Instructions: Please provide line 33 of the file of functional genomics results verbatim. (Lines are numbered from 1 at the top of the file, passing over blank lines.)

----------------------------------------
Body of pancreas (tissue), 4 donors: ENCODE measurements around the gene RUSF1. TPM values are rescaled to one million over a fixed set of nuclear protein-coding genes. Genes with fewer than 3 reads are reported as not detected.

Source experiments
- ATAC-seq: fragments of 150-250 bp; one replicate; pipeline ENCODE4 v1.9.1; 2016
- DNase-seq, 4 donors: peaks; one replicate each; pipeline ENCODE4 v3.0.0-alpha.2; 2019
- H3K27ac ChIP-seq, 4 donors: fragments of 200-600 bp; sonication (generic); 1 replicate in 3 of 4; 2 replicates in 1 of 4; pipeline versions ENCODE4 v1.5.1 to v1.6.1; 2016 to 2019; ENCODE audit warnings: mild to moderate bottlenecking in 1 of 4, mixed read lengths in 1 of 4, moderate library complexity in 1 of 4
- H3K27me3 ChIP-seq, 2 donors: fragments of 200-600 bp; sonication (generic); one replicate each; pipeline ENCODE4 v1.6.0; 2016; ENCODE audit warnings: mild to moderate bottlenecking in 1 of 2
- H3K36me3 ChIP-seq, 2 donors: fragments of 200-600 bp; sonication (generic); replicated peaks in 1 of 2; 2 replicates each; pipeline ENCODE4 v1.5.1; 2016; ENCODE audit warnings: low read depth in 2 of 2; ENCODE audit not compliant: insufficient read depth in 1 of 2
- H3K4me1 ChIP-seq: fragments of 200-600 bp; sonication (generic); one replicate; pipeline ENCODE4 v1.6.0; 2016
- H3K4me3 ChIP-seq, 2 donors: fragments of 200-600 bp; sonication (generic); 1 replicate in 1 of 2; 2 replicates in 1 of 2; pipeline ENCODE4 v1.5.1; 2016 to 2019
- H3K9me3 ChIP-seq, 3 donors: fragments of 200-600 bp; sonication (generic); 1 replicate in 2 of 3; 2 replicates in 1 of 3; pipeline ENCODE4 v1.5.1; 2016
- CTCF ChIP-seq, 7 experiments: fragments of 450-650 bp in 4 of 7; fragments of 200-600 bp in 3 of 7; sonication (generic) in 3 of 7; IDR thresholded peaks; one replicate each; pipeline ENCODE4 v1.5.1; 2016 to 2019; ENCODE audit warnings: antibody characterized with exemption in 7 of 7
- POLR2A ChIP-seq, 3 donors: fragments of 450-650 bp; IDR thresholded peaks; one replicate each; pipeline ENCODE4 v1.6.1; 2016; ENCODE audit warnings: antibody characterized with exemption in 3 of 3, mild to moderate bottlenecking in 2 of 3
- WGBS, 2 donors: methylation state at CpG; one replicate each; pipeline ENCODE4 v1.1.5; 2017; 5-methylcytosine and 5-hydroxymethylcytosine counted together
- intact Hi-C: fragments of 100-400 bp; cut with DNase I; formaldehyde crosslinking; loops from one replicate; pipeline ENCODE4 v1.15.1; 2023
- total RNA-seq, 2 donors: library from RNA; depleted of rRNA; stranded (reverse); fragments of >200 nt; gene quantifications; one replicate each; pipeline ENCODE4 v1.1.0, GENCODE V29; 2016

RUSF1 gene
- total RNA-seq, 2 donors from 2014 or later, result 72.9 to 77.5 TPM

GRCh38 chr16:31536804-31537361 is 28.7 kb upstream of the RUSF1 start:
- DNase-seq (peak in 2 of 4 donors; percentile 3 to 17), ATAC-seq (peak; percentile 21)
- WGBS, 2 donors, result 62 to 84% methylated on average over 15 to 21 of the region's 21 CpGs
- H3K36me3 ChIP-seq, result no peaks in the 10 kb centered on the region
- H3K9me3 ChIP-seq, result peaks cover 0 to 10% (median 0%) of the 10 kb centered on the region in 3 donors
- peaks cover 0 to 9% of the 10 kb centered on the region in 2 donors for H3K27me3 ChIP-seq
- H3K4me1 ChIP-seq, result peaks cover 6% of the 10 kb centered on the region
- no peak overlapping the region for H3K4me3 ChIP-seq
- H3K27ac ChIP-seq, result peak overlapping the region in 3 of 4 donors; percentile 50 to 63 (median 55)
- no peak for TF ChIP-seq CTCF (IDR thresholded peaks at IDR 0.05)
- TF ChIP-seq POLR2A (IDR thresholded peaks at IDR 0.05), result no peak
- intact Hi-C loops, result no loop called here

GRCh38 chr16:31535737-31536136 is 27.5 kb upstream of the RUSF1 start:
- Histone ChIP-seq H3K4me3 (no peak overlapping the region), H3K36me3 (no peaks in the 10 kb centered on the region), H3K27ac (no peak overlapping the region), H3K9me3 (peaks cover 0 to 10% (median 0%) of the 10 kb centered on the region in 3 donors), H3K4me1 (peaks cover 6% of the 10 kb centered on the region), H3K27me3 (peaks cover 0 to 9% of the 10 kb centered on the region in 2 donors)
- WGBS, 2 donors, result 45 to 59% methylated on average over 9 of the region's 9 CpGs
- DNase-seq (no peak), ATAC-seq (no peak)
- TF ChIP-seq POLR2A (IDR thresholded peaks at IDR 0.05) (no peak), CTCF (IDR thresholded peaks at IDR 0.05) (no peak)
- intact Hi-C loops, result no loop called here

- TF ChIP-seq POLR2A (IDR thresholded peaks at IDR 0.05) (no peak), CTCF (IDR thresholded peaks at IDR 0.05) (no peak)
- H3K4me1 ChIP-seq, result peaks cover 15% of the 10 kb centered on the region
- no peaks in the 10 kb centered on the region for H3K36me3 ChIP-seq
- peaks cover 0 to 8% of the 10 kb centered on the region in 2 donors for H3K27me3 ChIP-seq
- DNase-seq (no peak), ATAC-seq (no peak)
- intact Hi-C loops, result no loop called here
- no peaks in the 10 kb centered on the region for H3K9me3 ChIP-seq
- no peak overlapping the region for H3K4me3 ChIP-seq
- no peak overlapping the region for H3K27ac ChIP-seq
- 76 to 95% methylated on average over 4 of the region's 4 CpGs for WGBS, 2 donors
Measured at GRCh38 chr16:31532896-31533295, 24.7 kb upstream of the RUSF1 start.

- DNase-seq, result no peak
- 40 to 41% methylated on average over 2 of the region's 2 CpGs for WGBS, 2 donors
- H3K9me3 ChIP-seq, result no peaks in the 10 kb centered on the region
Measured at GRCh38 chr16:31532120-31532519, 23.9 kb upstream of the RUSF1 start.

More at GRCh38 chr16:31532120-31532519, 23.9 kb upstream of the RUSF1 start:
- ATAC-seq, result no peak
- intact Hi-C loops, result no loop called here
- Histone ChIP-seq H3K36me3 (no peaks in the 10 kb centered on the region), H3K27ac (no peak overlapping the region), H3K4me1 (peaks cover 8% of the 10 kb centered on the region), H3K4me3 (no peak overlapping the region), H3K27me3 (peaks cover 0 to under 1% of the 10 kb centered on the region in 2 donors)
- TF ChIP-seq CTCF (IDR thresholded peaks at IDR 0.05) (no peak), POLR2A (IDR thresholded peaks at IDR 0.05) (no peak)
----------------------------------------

- DNase-seq (no peak), ATAC-seq (no peak)